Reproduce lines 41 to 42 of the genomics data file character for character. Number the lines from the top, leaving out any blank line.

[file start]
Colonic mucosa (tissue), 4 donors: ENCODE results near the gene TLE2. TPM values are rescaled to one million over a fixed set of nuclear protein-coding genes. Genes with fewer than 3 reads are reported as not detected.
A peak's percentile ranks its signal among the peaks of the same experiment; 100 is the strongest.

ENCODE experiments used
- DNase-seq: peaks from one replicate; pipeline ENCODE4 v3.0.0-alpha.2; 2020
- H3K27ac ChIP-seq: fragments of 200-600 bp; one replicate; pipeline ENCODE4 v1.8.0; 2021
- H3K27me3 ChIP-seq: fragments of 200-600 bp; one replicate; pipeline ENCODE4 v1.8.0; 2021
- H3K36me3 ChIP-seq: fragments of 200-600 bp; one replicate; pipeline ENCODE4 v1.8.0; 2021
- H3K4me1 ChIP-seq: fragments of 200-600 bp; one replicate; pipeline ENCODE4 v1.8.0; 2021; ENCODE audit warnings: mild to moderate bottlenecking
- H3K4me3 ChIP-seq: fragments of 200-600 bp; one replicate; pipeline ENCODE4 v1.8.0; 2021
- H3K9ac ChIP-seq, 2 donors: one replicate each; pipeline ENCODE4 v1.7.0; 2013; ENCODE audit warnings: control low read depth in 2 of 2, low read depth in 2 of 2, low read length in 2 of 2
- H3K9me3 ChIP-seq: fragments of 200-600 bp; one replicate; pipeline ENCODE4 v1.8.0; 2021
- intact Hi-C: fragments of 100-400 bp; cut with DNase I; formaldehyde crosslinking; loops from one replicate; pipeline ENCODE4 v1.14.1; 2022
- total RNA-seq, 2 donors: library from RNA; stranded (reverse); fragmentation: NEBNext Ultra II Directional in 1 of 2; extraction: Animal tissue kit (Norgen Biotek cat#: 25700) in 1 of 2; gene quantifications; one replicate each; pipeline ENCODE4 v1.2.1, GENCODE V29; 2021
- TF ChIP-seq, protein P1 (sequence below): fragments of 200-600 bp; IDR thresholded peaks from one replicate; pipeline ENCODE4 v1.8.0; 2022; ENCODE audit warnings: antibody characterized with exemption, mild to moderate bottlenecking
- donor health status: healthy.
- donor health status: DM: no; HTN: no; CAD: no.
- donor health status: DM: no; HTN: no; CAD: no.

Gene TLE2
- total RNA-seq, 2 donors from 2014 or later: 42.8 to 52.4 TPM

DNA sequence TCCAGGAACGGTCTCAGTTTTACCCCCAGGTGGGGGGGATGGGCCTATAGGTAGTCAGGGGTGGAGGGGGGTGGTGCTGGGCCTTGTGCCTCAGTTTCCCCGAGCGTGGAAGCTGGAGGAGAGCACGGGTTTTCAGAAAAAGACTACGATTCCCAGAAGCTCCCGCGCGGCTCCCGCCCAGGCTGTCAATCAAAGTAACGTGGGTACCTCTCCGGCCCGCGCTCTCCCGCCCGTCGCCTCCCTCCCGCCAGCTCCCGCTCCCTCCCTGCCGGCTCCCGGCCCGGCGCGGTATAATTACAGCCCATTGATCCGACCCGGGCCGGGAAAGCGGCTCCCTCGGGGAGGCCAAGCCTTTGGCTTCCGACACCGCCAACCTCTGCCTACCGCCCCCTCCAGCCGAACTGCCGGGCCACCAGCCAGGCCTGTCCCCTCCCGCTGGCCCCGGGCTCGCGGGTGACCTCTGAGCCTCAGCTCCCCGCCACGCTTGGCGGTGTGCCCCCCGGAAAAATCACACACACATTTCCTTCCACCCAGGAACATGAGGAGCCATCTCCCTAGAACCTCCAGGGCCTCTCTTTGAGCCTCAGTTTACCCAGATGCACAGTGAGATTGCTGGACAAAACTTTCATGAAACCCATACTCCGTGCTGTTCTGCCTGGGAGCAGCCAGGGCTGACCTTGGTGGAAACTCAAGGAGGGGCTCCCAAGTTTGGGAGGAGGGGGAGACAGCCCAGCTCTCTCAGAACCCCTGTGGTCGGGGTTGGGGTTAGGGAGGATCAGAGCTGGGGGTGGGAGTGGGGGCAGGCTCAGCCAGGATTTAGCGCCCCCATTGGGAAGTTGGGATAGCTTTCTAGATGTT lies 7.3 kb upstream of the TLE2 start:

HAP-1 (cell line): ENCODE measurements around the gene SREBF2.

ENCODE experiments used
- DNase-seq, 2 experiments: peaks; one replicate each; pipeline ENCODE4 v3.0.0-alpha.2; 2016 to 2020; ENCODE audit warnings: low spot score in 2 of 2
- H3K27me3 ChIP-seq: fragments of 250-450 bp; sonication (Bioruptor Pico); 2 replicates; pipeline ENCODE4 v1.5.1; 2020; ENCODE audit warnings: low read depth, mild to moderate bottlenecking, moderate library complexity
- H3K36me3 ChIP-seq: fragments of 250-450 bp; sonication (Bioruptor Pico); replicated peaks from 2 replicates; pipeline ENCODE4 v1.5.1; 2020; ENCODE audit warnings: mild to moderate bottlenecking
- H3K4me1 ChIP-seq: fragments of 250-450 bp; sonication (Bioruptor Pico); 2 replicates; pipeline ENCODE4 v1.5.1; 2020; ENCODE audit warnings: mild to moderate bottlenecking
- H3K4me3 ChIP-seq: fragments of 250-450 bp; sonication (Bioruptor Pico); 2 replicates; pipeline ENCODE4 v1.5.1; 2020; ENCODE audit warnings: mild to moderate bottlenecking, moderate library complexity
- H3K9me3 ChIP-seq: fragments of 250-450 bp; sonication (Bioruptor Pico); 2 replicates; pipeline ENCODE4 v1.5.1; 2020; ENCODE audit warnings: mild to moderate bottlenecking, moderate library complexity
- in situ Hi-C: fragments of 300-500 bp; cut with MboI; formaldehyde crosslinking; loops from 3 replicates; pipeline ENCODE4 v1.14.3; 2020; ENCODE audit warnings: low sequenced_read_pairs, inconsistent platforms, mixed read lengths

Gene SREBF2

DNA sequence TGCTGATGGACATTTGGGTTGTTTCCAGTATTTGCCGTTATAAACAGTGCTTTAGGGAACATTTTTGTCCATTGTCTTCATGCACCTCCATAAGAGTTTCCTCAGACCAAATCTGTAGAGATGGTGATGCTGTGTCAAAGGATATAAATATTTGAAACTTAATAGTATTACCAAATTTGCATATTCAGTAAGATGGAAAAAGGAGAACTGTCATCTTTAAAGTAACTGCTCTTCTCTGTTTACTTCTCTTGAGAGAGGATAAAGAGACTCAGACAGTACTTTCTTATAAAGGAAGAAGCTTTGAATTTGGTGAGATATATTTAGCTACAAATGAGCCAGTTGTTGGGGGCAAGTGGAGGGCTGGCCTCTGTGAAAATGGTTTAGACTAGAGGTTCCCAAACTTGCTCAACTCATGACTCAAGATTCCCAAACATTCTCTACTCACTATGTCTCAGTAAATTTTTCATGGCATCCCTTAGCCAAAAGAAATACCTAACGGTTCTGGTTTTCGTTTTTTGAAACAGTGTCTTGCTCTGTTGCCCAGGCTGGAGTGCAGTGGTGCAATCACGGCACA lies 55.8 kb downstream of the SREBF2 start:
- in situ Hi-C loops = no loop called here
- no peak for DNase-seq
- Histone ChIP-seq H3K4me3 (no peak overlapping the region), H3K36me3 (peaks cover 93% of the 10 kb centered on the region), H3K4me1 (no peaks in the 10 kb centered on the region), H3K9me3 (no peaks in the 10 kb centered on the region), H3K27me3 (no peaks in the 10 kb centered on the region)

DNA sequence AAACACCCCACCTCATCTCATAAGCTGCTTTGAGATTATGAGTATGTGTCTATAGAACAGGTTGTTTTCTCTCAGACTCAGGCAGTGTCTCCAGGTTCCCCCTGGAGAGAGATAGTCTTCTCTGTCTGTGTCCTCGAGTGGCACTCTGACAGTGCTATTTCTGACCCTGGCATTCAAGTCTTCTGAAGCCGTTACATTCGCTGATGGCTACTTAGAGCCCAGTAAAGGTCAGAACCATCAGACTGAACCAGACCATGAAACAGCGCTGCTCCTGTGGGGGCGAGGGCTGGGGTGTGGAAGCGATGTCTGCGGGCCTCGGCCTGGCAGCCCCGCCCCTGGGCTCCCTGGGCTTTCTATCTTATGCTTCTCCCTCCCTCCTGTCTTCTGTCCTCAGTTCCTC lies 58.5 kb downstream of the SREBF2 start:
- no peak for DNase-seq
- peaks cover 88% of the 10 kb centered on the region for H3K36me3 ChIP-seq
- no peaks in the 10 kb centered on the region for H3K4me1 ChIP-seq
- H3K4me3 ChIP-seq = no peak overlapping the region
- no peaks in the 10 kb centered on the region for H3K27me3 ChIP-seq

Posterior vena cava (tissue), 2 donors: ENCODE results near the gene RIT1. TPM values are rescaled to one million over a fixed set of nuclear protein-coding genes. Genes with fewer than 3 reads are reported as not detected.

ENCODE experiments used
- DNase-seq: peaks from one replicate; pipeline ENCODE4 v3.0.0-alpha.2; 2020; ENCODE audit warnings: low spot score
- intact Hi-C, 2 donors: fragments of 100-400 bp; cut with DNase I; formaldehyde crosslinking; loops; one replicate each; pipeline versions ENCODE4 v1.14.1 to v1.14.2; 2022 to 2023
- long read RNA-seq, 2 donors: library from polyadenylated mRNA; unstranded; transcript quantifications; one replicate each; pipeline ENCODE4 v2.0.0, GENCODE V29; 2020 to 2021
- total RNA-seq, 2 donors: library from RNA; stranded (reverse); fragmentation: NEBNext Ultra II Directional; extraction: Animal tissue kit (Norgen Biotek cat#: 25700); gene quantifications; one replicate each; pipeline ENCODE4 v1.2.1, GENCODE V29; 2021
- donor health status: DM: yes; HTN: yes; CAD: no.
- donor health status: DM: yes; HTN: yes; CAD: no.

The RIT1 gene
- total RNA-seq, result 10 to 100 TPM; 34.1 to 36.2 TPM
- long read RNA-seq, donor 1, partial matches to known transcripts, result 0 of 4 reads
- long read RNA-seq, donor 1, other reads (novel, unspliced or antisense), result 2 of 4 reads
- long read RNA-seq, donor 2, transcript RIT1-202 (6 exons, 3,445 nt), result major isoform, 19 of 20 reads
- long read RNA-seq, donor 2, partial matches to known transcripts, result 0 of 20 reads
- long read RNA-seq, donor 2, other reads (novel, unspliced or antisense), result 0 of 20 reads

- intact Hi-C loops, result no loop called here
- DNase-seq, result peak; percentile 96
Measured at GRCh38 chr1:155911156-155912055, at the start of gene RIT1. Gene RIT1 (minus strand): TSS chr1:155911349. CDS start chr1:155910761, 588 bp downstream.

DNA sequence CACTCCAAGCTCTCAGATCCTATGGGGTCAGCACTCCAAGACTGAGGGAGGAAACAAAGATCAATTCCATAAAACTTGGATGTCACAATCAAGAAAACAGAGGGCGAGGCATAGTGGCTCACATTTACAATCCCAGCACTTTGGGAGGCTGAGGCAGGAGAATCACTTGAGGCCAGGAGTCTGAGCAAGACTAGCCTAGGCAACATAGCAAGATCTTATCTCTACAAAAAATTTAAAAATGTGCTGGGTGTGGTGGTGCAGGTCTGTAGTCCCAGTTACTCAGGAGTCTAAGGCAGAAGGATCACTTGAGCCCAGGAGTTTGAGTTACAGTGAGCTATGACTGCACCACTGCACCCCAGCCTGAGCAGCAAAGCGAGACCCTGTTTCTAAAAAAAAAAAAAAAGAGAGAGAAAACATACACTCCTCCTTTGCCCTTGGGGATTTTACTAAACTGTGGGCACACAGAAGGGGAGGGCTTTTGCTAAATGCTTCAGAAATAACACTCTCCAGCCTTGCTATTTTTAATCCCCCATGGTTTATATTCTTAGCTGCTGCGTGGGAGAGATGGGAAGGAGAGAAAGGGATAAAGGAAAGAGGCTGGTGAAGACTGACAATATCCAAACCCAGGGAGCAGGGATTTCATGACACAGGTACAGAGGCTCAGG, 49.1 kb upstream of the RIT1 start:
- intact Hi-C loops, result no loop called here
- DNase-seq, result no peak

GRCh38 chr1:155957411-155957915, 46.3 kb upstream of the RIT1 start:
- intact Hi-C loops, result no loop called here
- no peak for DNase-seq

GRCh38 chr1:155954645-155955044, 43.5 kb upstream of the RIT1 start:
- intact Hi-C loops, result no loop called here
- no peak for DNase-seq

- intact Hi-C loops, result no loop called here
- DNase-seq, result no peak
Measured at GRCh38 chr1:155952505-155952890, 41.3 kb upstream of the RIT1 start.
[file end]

Posterior vena cava (tissue), 2 donors: ENCODE results near the gene RIT1. TPM values are rescaled to one million over a fixed set of nuclear protein-coding genes. Genes with fewer than 3 reads are reported as not detected.

ENCODE experiments used